Seymour recognized the name Alice as one of his mother’s sisters, but he had not heard from her in many years and assumed that she also had passed on.  About two weeks later, he happened upon the wife of a deceased cousin and asked her about his Aunt Alice. She informed him that his Aunt Alice was still alive and in her 80s, and provided him with her address. Seymour then contacted Aunt Alice and was informed that her mother had four siblings, Mary, Joseph, Fanny, and Sarah.  She said she had never met Sarah, because she had died before she was born, at about age 17. 

Seymour continued his investigation of mediums and the name Sarah was given three additional times.  “Mr. Sceptic, what do you make of it?” he asked. “I hope you won’t push telepathy at me here – a matter of fifteen mediums mentally searching around London for Aunt Alice, and then reading her mind when they found her and extracting from it the thought that Sarah, born 90-odd years ago, would have liked to make friends with me, had she lived.” 

Still, Seymour struggled with the problem of getting names.  He wondered why some mediums could get other facts about the person but not names.  He understood the problem with clairvoyants trying to interpret pictographic symbols such as that with “more rice” being Maurice, and he understood that that clairaudient mediums can sometimes hear the name. He encountered a clairaudient-type medium saying, “C-C-Copper,” but it did not immediately dawn on him that the name she was trying to get through was “Cooper,” which sounds more like “Cowper” in the particular dialect of the medium.

I recall John Edward, the clairvoyant who had a TV program some years ago, saying that he saw a picture of St. George when the communicator was trying to get that name through.  My most recent book, No One Really Dies, deals with this problem in Chapter 3.  When Sir William Barrett communicated with his widow through the mediumship of Gladys Osborne Leonard, he explained that it was much easier for him to get ideas through by thought impressions than simple names or words.  Lady Barrett had wondered why he identified himself as William, when she knew him as Will and why he called her Florrie, when he knew her as Flo.  He explained that it was a matter of being able to get certain names through a medium easier than other names. Much depended on the development of the medium.

In 1917, Charles Drayton Thomas, a psychical researcher, began sitting with Mrs. Leonard. He quickly made contact with his father, John D. Thomas, and his sister, Etta, receiving much veridical information proving their identities.  However, he wondered why they had such difficulty in giving their names and the names of others. “It became evident that the giving of a name involved the overcoming of some obstacle, and that usually the difficulty, whatever it might be, was too serious to permit of success,” Thomas recorded.  “There is unquestionably a difficulty in transmitting names through trance mediums, though some give them more successfully than do others.”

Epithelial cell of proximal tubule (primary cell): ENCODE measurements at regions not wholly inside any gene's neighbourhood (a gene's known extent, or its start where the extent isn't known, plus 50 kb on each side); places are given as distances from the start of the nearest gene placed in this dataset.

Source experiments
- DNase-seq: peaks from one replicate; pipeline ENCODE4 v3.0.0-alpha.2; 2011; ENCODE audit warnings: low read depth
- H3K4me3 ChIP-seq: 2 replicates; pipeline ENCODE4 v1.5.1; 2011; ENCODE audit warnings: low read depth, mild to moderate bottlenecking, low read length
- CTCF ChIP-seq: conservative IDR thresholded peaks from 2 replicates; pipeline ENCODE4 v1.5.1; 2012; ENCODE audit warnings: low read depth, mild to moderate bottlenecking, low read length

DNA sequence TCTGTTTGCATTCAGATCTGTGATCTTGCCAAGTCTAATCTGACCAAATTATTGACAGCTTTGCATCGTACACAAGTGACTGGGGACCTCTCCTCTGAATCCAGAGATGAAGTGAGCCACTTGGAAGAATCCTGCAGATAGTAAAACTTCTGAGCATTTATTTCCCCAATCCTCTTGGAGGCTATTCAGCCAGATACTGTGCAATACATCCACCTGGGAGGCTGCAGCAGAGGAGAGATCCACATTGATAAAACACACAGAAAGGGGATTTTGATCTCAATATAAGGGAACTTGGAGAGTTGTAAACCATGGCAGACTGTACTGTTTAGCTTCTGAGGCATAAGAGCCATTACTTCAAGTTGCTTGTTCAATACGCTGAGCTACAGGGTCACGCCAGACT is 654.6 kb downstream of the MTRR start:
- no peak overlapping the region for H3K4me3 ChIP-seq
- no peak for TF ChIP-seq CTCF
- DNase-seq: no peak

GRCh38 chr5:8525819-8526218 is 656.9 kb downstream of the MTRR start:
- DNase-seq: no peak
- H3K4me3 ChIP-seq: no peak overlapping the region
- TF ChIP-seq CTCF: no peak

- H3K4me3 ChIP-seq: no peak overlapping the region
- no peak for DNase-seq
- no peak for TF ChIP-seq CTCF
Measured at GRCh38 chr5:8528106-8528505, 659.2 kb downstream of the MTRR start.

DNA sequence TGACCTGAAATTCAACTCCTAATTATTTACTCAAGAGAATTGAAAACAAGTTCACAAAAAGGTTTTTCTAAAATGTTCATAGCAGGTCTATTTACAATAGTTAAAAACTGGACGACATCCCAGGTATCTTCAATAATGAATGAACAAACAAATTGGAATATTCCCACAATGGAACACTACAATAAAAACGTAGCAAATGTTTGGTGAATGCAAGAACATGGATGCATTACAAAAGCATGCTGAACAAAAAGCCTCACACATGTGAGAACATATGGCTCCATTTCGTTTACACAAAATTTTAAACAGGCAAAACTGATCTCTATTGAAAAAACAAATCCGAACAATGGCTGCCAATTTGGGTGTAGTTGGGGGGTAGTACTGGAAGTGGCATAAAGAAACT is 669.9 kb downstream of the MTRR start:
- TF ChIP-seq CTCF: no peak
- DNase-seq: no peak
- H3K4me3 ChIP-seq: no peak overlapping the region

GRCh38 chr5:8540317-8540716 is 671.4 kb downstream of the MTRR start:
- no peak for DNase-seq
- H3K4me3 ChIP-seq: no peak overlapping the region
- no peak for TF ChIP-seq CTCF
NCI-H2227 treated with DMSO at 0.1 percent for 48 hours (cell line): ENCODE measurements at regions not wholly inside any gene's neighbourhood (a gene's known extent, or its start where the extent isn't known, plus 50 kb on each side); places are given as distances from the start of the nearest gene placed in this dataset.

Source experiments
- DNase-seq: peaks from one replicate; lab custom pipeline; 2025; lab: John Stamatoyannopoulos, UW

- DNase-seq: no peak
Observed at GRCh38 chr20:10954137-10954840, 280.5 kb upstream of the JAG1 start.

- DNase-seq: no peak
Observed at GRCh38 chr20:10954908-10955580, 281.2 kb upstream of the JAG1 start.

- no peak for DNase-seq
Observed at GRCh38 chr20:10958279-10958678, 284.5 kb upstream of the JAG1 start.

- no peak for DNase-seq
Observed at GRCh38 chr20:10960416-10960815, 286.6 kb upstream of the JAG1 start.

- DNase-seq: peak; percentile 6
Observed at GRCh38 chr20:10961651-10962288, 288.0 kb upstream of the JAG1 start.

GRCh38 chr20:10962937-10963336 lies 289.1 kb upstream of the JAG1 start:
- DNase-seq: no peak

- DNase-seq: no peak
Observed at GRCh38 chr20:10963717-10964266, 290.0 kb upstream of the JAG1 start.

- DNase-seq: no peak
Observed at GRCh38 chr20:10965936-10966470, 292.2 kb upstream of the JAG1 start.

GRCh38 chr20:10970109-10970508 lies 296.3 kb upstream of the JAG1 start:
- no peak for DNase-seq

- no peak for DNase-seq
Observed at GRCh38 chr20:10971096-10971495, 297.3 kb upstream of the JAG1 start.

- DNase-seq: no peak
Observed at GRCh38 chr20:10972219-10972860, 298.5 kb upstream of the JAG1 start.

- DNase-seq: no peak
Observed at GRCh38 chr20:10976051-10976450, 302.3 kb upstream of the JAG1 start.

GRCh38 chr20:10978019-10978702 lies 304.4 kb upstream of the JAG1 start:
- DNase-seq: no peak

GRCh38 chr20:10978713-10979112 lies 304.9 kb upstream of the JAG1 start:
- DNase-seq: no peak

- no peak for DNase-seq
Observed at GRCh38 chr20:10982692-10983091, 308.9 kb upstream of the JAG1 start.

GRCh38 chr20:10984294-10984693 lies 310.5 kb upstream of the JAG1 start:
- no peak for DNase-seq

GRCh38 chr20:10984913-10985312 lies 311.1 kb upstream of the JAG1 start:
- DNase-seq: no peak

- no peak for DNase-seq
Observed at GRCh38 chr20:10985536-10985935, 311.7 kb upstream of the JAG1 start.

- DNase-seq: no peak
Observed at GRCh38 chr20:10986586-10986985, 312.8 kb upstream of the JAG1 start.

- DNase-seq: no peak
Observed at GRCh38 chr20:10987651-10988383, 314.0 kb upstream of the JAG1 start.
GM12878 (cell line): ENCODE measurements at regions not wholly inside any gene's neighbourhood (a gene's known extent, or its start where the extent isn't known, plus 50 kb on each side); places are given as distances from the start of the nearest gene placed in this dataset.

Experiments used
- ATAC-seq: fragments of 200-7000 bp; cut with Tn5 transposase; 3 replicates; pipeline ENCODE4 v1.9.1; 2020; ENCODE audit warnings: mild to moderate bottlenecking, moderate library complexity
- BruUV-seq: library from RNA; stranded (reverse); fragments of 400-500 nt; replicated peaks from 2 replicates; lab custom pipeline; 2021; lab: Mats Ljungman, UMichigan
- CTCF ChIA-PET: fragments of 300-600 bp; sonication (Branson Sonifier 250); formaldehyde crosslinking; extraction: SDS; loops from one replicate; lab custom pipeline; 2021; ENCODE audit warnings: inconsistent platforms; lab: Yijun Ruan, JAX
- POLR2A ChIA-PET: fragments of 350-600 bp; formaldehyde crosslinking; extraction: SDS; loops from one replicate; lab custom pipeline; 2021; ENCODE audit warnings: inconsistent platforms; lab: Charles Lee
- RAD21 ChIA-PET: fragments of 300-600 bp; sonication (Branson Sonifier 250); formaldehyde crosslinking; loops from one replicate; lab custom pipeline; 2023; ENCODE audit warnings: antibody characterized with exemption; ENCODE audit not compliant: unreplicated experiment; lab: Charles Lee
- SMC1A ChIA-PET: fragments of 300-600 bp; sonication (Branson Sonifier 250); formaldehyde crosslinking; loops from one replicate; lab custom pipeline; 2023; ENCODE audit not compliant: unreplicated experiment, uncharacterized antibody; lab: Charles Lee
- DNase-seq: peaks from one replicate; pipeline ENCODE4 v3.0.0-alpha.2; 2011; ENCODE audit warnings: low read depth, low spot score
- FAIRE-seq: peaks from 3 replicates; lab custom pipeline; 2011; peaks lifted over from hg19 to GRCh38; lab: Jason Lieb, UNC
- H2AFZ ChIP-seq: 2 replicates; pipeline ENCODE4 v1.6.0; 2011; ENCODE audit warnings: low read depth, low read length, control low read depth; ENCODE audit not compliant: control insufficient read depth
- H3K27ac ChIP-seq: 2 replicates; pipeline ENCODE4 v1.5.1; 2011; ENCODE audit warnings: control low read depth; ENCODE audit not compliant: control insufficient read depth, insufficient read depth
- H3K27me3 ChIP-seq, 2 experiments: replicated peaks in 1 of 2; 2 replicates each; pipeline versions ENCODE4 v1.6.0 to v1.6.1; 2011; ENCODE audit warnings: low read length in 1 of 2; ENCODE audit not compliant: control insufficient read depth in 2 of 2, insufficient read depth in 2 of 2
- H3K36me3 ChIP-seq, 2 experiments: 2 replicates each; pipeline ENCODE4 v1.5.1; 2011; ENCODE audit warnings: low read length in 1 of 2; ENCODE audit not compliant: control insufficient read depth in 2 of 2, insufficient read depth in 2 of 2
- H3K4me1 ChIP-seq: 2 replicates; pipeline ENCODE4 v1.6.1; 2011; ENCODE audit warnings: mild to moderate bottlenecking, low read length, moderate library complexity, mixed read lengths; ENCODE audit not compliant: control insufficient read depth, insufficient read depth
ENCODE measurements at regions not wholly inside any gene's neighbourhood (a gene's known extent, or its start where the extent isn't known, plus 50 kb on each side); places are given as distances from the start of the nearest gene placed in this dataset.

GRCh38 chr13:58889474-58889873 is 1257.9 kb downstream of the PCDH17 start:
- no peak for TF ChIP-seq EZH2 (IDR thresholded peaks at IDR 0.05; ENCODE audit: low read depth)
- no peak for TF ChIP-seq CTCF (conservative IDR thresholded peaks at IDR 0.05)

Thomas’s father explained that if he wanted to give the name of a man named Meadow, he might try to insert the idea of a green field, connecting it with the idea of the man himself.  When the father tried to get the name Jerusalem through the medium, it came out “Zion” instead.  His sister said she could not get her husband’s name, Whitfield, through the medium.  “I can feel it, but I cannot say it,” Etta said.  The best she could do was get the medium’s control, Feda, to say “Wh—, Whi—-, Wht—.”

Thomas noticed that Feda could more easily catch a first syllable than the whole name, but sometimes she would catch only the first letter, which he understood was pictured for her by the communicator. When one communicating entity tried to get the word “Greek” through, Feda struggled with “G—, Gre—, Grek, Greg, Greeg.” Thomas further observed that when Feda had latitude in the selection of words, e.g., Zion for Jerusalem, communication was easier. However, when it came to proper names, this alternative was not always possible.

The discarnate Thomas also told his son that when he entered the conditions of a sitting his memory would divide into its former earthly conditions of conscious and subconscious. Thus, the same forgetfulness he might have had when in the flesh with regard to names and other things still existed on his side of the veil.

Table-tilting is a more accurate method of getting names, Drayton Thomas pointed out, as the communicator can dispense with the control and, assuming enough psychic energy, can direct the tilting himself, i.e., so many tilts for each letter of the alphabet or a tilt for the proper letter when the sitter recites the alphabet. But this method is much slower and cumbrous.

As Seymour might have suggested, the skeptics can laugh when a particular medium can’t a name or gets a wrong name, but it only goes to show their ignorance of the subject matter.

Michael Tymn is the author of The Afterlife Revealed: What Happens After We Die, Resurrecting Leonora Piper: How Science Discovered the Afterlife, and Dead Men Talking: Afterlife Communication from World War I.